The three commissioners on Tuesday voted unanimously to offer the job to Les Reardanz, the port’s deputy executive director.
He will succeed his boss, outgoing port director John Mohr, who will stay on through the end of the year to help with the transition.
Reardanz told the commissioners he is “humbled and honored” by their decision.
“I will work very hard to justify that confidence,” he said.
The port has a stack of ambitious plans to reinvigorate little-used land, clean up decades of pollution and expand shipping facilities. Some projects are already complete, others are under way and even more have extensive plans ready for action.
Finding someone capable of implementing those plans was the top priority, said the port’s three commissioners in interviews before Tuesday’s decision.
Dozens of applicants were narrowed to four finalists, who were interviewed last month by the commissioners.
Since joining the port in 2011, Reardanz has played a central role in port operations.
Previously, he spent more than a decade with the city of Bellingham, where he worked as a legal advisor and spent nearly two years overseeing redevelopment of the waterfront.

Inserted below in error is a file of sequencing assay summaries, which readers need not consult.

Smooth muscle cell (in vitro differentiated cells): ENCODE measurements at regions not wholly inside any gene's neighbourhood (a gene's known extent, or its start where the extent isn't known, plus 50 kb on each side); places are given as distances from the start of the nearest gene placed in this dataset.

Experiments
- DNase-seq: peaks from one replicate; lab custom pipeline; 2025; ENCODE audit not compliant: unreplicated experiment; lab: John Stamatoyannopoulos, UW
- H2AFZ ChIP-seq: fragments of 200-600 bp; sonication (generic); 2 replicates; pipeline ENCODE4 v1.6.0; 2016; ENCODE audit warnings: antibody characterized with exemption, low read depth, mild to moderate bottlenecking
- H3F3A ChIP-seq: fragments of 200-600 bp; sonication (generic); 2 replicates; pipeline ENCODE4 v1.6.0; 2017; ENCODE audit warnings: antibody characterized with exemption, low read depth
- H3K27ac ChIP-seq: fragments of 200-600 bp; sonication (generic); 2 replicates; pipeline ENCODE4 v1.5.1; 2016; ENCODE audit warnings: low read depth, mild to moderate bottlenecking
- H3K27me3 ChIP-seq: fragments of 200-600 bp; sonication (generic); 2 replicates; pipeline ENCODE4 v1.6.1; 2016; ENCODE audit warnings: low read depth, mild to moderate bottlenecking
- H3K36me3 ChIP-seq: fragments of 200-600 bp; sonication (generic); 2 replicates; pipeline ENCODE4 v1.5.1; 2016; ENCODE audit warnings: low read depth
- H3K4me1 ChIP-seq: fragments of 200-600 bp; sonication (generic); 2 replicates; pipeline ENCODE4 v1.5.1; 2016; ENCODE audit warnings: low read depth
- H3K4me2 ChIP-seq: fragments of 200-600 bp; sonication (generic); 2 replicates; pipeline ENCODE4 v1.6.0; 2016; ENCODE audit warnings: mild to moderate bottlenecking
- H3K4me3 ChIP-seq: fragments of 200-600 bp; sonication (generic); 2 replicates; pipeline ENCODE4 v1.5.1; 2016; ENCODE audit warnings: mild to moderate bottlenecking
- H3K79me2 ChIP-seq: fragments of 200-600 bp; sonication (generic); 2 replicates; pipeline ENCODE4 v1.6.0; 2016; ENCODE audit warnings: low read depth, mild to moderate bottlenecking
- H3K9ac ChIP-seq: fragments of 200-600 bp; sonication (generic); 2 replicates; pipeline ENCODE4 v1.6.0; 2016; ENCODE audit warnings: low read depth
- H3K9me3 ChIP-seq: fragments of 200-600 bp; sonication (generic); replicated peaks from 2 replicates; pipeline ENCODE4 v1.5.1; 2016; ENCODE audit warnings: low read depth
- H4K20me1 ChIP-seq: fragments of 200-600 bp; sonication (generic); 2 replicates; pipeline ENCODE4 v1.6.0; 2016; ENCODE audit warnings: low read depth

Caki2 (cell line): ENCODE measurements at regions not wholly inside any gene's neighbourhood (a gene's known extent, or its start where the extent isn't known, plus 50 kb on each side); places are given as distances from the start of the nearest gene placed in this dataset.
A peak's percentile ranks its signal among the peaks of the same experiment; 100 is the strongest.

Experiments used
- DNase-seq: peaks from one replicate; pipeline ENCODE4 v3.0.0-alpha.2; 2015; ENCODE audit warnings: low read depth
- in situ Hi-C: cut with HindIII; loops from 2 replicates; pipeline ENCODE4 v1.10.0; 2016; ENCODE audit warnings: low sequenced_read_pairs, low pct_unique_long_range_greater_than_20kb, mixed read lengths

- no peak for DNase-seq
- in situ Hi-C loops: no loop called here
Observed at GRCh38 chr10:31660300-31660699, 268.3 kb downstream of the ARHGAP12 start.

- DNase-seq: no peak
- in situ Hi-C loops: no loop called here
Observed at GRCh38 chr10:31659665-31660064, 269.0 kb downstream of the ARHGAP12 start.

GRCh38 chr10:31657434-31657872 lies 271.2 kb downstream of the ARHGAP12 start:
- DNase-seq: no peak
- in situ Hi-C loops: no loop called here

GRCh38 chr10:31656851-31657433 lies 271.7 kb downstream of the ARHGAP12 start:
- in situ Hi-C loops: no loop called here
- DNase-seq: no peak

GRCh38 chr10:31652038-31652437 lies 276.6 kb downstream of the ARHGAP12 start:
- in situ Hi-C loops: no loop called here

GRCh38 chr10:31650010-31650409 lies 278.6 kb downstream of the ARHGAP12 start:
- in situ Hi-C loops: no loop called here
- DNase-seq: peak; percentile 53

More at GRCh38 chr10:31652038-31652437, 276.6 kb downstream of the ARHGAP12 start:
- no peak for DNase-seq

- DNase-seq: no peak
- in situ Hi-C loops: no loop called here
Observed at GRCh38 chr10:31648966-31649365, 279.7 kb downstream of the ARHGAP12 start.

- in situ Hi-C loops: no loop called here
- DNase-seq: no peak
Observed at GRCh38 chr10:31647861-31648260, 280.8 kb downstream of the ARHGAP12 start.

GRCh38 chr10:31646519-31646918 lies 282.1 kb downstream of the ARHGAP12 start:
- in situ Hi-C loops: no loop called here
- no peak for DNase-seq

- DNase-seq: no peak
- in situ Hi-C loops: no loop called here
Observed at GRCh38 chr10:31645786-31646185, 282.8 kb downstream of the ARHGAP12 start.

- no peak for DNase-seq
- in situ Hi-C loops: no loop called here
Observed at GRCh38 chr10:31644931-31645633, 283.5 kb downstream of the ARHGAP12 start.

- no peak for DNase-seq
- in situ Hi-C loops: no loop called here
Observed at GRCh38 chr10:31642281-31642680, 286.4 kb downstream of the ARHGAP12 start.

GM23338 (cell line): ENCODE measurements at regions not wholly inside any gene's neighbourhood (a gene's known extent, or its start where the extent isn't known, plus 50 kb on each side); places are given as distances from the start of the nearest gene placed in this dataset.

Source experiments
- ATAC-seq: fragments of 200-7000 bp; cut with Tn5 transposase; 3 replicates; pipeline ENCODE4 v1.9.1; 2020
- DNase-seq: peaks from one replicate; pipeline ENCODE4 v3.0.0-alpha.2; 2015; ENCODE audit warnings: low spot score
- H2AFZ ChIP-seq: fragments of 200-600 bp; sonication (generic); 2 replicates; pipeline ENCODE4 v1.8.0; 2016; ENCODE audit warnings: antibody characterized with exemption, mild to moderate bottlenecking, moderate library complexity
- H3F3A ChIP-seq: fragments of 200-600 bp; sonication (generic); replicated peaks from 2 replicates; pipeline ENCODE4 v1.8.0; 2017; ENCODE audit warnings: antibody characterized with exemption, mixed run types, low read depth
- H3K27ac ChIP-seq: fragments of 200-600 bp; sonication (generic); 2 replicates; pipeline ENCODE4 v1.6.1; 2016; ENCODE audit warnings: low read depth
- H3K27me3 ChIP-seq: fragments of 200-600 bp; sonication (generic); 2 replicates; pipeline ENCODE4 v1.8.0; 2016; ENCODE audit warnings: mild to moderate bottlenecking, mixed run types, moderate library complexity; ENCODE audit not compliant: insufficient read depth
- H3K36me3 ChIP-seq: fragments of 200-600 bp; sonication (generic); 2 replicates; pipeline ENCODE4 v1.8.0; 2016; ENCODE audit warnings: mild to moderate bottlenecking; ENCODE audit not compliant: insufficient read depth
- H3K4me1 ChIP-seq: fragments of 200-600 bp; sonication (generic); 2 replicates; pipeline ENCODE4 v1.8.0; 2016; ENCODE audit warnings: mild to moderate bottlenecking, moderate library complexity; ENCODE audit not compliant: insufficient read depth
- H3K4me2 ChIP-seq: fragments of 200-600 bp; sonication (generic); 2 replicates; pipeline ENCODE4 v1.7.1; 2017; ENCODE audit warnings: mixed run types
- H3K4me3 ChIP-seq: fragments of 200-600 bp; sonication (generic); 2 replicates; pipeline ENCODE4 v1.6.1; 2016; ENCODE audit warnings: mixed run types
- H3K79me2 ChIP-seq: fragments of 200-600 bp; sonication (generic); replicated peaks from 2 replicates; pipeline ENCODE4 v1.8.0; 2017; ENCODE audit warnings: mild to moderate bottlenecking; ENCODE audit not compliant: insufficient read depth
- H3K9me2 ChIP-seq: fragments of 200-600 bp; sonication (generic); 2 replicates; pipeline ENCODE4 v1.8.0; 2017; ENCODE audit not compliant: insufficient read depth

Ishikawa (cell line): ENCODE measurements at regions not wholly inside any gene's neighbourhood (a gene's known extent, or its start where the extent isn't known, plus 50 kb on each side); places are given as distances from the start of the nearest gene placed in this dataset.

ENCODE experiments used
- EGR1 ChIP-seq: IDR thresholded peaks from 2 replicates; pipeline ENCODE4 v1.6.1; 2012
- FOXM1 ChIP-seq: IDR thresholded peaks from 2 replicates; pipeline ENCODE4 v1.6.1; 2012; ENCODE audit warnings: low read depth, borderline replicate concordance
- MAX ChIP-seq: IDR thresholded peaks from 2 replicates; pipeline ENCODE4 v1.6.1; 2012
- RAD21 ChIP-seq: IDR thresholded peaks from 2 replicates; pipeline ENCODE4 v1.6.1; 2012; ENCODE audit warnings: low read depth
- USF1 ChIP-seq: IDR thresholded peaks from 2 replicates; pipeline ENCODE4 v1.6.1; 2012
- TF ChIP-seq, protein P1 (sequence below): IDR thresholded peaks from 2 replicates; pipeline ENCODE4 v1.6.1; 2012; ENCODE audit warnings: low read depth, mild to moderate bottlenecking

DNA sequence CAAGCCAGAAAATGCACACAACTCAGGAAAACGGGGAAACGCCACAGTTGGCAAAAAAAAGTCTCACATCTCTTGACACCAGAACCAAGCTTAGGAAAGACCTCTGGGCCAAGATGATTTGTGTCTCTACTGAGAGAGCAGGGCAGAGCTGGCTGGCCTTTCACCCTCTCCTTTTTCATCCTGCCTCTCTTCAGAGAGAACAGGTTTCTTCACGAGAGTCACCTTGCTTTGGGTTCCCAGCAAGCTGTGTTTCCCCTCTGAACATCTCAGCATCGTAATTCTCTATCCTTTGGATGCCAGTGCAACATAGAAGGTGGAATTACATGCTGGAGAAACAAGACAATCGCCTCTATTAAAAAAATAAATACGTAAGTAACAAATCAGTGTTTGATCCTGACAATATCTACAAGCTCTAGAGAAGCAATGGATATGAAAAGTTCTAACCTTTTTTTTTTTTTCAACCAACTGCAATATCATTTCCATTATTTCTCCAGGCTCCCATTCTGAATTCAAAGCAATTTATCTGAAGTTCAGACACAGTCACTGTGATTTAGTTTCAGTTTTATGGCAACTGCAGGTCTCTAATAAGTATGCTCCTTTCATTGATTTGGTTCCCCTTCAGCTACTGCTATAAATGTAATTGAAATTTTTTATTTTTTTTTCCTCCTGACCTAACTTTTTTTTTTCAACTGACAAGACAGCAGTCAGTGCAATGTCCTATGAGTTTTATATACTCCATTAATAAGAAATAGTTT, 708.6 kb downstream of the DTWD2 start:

He has been a lawyer for the U.S. Navy for more than 20 years, most of it as a reserve officer. In 2008, he advised the top NATO commander in Afghanistan on developing that country’s judicial system.
Reardanz had tough competition, according to the commissioners.
“This was a case where if folks had drawn a name out of a hat, practically, it would have been good for the community,” Commissioner Glen Bachman said.
Reardanz’s familiarity with the port set him apart, though, said Commissioner Tom Stiger.
He knows the plans, policies and politics affecting the port’s future.
But even the best plans have to be adjusted, said Commissioner Troy McClelland. “The question is, are we going to be nimble and quick enough” to adjust?
Dan Catchpole: 425-339-3454; email@example.com; Twitter: @dcatchpole.
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